struct User {

    // MARK: - Properties

    let name: String

    // MARK: - Instance Methods

    func sayHello() -> String {
        "Hello, \(name)"
    }

    // MARK: - Type Methods

    static func createUser(with name: String) -> User {
        User(name: name)
    }

}

We can confirm that createUser(with:) is a type method by calling it on the User struct.

let john = User.createUser(with: "John")

As the name suggests, a type method can only be called on the type that defines the type method. The compiler throws an error if we try to call createUser(with:) on a User instance.

A type method cannot be called on an instance of the type.

What Are Class Methods in Swift?

The static keyword isn't the only option you have to declare type methods. Let's start with a clean slate and define a class with name Book. The Book class has two properties, title of type String and author of type String. It defines an initializer to create a Book instance.

class Book {

    // MARK: - Properties

    let title: String
    let author: String

    // MARK: - Initialization

    init(title: String, author: String) {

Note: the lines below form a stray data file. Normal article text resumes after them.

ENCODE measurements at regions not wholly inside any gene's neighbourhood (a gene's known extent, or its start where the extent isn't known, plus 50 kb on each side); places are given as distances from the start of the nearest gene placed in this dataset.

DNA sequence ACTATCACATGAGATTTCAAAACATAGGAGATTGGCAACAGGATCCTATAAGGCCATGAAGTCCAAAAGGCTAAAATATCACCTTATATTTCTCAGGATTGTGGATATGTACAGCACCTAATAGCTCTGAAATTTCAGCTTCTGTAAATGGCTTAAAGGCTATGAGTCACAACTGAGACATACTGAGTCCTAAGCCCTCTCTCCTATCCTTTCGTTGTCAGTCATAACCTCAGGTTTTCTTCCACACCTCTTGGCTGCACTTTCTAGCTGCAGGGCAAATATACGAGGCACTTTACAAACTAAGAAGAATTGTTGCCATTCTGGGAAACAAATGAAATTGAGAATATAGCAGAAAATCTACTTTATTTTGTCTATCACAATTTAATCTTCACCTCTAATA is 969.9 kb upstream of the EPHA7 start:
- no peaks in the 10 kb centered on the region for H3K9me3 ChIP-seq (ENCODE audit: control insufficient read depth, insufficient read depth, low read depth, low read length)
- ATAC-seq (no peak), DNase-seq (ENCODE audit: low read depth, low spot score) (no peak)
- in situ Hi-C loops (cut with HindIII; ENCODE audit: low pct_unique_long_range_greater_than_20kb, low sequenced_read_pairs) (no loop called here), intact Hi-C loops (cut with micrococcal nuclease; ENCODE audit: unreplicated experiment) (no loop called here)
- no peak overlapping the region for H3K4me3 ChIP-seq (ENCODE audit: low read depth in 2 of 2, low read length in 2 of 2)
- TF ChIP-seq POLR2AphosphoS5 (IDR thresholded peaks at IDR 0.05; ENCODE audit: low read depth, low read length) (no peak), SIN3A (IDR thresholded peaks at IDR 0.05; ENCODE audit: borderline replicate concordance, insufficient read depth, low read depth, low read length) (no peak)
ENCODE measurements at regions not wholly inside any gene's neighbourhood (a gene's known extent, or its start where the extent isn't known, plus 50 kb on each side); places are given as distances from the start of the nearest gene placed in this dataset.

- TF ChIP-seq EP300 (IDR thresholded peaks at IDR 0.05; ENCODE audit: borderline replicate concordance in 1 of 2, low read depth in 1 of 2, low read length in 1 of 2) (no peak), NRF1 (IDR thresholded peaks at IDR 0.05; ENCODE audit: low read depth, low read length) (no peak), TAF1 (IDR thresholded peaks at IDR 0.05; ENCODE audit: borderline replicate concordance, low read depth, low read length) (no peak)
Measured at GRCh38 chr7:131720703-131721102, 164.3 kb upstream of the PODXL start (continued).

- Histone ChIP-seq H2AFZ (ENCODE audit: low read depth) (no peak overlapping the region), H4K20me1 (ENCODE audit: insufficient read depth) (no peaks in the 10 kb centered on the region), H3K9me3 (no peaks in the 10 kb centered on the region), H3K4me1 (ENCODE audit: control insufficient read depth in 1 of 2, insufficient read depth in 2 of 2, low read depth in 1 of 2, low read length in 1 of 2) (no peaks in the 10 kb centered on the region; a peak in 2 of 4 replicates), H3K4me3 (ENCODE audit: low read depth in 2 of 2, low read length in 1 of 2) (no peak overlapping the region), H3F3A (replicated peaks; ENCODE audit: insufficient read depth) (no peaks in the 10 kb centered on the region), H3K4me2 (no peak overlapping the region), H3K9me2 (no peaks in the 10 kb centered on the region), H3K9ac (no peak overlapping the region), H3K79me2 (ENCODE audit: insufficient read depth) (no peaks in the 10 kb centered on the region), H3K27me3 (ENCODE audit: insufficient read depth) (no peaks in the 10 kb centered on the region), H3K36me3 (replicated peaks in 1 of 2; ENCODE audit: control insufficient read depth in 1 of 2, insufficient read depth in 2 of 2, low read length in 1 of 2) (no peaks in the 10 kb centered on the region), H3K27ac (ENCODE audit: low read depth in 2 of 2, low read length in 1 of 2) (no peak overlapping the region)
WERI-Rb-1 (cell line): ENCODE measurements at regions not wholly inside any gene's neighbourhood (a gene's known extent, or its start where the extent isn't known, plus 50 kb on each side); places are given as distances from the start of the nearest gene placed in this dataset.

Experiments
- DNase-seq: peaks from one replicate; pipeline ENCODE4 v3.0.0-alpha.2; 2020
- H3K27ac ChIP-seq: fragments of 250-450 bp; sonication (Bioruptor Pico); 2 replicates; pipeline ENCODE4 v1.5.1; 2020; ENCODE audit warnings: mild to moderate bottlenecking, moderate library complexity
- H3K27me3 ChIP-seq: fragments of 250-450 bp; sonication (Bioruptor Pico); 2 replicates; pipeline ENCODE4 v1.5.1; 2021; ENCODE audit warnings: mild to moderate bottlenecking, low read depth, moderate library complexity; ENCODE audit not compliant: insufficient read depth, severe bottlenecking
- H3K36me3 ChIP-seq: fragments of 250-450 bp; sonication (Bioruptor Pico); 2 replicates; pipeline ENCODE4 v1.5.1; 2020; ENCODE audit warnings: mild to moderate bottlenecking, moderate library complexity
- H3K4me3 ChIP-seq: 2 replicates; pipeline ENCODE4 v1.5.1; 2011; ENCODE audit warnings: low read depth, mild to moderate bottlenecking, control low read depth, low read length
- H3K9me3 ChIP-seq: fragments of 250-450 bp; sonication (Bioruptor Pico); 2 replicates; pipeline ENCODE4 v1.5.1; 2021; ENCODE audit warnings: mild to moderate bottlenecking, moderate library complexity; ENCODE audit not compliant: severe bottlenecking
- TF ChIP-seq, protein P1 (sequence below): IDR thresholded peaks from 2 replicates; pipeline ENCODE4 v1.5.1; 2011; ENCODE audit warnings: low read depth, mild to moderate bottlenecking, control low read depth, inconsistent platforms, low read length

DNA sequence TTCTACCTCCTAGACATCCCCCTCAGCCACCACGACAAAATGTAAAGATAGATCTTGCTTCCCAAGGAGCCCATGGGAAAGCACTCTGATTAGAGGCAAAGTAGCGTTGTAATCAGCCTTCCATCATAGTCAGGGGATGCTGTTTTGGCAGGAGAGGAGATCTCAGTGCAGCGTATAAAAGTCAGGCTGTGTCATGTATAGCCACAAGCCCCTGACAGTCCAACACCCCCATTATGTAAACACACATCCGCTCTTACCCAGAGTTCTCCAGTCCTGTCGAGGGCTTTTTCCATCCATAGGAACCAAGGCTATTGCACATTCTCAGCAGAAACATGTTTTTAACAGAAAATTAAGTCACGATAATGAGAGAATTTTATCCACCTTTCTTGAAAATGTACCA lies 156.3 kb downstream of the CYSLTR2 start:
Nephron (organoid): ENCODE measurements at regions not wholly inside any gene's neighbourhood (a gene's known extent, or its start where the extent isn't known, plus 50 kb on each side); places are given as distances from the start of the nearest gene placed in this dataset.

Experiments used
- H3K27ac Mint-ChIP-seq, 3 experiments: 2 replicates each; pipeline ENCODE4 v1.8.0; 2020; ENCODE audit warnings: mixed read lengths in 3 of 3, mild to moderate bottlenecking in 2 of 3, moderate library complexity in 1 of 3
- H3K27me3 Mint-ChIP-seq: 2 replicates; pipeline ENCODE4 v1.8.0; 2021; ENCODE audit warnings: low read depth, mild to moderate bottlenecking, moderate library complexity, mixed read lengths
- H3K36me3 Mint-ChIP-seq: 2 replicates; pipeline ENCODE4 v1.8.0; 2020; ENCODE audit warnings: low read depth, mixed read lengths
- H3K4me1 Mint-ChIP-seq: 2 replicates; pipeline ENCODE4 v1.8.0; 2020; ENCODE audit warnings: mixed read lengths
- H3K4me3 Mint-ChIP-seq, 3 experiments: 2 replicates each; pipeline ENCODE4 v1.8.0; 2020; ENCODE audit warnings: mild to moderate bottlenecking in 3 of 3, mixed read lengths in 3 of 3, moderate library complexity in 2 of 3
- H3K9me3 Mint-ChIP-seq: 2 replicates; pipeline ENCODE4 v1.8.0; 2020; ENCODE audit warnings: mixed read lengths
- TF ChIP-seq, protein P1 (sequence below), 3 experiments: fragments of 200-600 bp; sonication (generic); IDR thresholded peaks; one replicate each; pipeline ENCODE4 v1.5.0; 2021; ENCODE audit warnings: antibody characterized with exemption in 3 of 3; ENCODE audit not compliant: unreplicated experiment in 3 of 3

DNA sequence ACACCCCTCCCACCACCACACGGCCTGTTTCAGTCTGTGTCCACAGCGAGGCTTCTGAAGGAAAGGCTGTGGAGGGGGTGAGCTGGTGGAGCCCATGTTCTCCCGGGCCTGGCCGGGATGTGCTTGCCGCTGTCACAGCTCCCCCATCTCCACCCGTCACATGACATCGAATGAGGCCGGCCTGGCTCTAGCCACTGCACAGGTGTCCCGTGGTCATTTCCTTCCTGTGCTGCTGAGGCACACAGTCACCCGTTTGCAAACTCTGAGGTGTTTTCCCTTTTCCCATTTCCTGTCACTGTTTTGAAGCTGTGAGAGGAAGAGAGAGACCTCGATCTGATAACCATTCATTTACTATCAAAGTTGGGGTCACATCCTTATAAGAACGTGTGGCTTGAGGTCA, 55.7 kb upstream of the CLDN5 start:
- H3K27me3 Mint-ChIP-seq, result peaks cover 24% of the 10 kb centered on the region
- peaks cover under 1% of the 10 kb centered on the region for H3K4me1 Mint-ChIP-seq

self.title = title
        self.author = author
    }

}

We can use the static keyword to add a type method to Book. The favorites() method is a type method that returns an array of Book instances.

class Book {

    // MARK: - Properties

    let title: String
    let author: String

    // MARK: - Initialization

    init(title: String, author: String) {
        self.title = title
        self.author = author
    }

    // MARK: - Type Methods

    static func favorites() -> [Book] {
        [
            Book(title: "LOTR", author: "Tolkien")
        ]
    }

}

Book.favorites()

We can also create a type method using the class keyword. Let's add another type method, moreFavorites(). This time we use the class keyword.

class Book {

    // MARK: - Properties

    let title: String
    let author: String

    // MARK: - Initialization

    init(title: String, author: String) {